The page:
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Posted 28 April 2007
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Interaction

As some of you may know, I have been involved almost exclusively in Interactive Design for the past two and half years. In that time, I have unavoidably run across some very useful tips that have affected how I approach designing everything I touch — whether print or interactive. I believe these little nuggets of knowledge have made me a better designer, so hopefully you will find something that might help you in the future. So, in no particular order – here they are:

1. Plan ahead
In interactive design, this would involve putting a lot of attention to information architecture, although it also applies heavily to print design. You should always research what it is you’re designing for – who your target audience is, what the ultimate communication objective of the piece will be, and what’s the most efficient way of displaying that message.

I strongly suggest going back to pen and paper when you’re going through this process. Sketch things out. Make brain-maps, get together with colleagues and see what they have to say. Try to find someone who’s as close to your target audience as possible and ask them their opinions.

The planning stage is easily the most important, and most overlooked phase in any project. The advent of computers has made it way to easy to take 10 minutes for planning and jump directly to whatever flavor of design program you prefer and hammer something out. And while you may come up with something “cool,” chances of it solving the design problem will be slim to none (that kind of thing only happens once or twice in a designer’s lifetime).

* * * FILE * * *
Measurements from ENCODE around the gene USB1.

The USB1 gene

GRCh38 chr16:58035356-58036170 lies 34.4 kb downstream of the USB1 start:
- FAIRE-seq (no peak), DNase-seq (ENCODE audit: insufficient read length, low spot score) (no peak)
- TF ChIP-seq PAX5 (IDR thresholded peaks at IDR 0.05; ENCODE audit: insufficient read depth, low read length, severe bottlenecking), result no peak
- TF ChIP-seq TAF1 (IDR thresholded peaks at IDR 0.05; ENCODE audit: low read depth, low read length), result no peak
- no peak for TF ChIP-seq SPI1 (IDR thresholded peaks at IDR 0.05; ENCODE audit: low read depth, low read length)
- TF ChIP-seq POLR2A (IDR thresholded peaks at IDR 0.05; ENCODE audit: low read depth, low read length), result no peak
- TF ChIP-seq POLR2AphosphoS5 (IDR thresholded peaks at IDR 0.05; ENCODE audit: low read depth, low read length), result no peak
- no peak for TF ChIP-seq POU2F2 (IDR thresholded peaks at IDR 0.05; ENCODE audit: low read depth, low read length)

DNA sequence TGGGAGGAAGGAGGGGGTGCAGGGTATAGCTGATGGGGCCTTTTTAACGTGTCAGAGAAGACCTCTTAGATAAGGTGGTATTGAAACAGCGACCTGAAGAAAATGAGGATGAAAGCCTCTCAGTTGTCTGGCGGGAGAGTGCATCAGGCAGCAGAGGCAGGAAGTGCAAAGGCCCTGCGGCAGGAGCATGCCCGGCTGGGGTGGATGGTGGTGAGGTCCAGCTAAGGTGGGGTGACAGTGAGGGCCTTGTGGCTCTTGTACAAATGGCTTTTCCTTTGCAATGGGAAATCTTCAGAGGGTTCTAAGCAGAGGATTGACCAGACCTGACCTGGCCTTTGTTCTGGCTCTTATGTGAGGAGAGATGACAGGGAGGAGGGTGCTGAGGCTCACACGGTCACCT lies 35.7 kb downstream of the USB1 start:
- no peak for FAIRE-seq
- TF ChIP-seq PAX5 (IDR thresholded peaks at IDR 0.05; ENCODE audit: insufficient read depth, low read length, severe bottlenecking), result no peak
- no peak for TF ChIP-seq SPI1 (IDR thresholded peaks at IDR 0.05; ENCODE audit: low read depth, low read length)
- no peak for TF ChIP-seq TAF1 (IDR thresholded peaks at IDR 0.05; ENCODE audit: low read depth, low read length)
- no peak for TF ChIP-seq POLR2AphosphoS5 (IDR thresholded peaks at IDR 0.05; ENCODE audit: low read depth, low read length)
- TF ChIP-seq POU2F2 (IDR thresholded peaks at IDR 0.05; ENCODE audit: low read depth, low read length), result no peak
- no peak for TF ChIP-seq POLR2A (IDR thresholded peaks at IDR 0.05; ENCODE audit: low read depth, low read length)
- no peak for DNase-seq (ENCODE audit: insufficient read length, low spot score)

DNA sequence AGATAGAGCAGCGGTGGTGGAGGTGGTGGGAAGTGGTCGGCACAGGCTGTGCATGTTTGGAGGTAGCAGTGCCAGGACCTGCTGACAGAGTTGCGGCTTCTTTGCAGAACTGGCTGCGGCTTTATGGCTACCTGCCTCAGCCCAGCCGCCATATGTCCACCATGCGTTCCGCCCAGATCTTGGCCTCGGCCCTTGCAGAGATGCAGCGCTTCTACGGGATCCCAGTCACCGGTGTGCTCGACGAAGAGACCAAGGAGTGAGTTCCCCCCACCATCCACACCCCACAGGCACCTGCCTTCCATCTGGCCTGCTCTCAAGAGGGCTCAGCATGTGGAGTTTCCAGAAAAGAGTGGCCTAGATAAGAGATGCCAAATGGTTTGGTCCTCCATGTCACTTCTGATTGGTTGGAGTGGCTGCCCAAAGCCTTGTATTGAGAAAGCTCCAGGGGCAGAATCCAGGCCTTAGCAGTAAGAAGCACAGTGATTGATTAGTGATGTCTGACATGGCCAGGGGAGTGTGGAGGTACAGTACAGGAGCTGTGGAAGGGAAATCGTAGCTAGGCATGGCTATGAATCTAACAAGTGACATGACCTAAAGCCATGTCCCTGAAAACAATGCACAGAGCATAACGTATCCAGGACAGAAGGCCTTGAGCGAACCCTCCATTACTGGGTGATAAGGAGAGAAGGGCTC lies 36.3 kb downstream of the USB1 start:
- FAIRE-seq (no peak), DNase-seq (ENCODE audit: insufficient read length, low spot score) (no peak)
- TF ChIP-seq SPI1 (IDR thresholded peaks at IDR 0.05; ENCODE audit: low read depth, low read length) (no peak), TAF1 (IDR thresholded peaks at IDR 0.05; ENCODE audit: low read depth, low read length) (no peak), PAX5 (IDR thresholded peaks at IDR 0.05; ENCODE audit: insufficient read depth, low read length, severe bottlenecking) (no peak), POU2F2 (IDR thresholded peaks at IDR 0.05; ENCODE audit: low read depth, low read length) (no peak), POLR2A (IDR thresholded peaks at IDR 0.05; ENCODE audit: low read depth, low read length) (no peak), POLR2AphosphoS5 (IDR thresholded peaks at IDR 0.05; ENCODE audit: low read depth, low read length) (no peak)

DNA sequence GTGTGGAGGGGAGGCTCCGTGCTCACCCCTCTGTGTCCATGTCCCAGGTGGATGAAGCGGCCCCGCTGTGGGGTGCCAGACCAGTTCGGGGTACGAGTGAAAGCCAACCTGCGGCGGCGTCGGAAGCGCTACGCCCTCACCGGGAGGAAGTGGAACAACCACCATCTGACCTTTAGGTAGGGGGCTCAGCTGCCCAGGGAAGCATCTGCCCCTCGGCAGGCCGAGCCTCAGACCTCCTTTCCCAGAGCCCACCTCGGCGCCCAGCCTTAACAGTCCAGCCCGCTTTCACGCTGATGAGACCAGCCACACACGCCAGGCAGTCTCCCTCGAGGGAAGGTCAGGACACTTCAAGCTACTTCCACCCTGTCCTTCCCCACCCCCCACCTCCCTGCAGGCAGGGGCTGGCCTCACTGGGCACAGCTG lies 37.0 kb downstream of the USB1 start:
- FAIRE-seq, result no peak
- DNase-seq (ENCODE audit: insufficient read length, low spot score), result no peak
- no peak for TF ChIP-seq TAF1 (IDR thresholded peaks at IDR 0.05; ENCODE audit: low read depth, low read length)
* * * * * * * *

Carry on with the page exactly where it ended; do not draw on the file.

2. Choose your fonts carefully
This is not rocket science, and yet there are sooo many designers out there who insist on using illegible fonts in the name of “coolness!” My first suggestion to you is to pick up Robert Bringhurst’s Elements of Typographic Style and read as much of it as you can handle. Admittedly, Bringhurst is a hard-core purist – and he can get pretty long-winded at times…but the points he makes are invaluable to any serious designer.

Pay close attention to correct punctuation, nice titling figures, ligatures, and all the other minutia that make fonts beautiful. They will make your work that much more impressive and professional.

3. Pay attention to your copy!
Most designers I know (including me sometimes) will complain about clients adding more of that “other fuzzy stuff” on the page but remember that “fuzzy” stuff is essential to your message. It IS the message. Without strong copywriting, your design is essentially useless. If time and budget permits, hire a professional writer and bounce ideas of them – you will be surprised at how quickly your design can go from mediocre to fantastic!

Also, be sure to explore your own writing skills. Read books, magazines, articles unrelated to design. They will broaden your horizons and make you a better-rounded designer. You will find that you will be able to not only speak more eloquently, but your brain will start using all that extra information to “suggest” new ideas and concepts for your design problems.